In around 1880, the train was abandoned for day wear and outfits of the early 1880s were narrow and sheath-like: long, tight-fitting bodices formed an unbroken line over the hips, while shoe-length skirts were wrapped closely around the legs (fig.8).In around 1884 the bustle returned, this time a more severe and extreme version that often projected sharply like a shelf behind the waist, remaining in vogue until around 1889/90 (fig.9).

Having learned in the previous blog how photograph compositions and studio settings changed over the years, we now look closely at what our forebears are wearing in old photographs.

In any kind of portrait it is often the subject's clothing that engages us most: fashion history is a fascinating topic and recognising the modes of different eras is an invaluable tool when trying to date unlabelled photographs.

For dating purposes, however, we can broadly assume that (unless they are wearing an occupational uniform or other specialised forms of dress) their 'Sunday best' garments largely followed, to a recognisable extent, the prevailing style of the era.

Photographs were ultimately designed to show off good taste and a pleasing appearance.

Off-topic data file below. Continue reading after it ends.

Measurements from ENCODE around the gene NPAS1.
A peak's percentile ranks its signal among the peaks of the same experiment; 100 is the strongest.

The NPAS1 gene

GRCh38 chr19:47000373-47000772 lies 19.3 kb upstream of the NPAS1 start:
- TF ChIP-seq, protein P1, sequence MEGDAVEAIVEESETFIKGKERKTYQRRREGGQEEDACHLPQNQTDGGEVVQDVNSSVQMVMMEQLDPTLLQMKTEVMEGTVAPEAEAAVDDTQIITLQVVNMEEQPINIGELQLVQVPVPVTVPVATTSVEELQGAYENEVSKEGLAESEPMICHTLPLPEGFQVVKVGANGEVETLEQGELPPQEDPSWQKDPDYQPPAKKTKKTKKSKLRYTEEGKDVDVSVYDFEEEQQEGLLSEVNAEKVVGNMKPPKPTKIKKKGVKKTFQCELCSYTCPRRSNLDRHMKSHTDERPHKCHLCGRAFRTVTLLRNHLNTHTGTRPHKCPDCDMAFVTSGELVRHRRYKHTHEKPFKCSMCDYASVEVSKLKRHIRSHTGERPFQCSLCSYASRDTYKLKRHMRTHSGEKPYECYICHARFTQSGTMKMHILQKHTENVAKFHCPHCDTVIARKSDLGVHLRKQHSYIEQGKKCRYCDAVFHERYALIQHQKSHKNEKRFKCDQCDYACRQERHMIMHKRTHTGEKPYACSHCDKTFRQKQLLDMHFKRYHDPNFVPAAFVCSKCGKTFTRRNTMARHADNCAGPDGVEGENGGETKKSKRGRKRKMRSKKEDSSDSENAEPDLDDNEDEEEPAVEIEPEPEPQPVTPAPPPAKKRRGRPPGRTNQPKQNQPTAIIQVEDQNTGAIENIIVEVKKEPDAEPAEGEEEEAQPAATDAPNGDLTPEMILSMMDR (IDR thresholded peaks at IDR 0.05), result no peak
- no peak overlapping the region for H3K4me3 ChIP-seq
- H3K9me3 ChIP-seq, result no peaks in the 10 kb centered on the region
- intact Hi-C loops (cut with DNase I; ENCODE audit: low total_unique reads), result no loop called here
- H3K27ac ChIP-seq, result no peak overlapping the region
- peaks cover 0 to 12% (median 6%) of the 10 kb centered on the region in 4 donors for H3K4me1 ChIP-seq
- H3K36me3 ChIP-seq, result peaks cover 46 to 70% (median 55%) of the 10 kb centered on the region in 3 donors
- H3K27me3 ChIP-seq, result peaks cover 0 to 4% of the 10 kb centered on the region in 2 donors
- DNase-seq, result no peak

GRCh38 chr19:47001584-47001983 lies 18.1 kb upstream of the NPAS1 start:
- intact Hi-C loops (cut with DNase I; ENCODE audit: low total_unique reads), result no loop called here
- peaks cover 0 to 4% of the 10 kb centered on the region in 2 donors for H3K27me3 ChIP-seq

A wide array of materials of varying textures and prices was available to suit different pockets and needs.

It was, therefore, the quality of fabric and extravagance of trimmings that distinguished the dress of the affluent from that of the poorer classes – not in general its basic cut or shape.

Like today, some of our forebears were more interested in their personal appearance than others, spending proportionately more of their income on new clothes and accessories.

Age was especially significant when it came to dress.

Essentially here we are aiming to use fashion clues cautiously but positively – to establish a realistic time frame for an undated and/or unidentified image that will help to rule in, or out, certain branches and individual members of the family.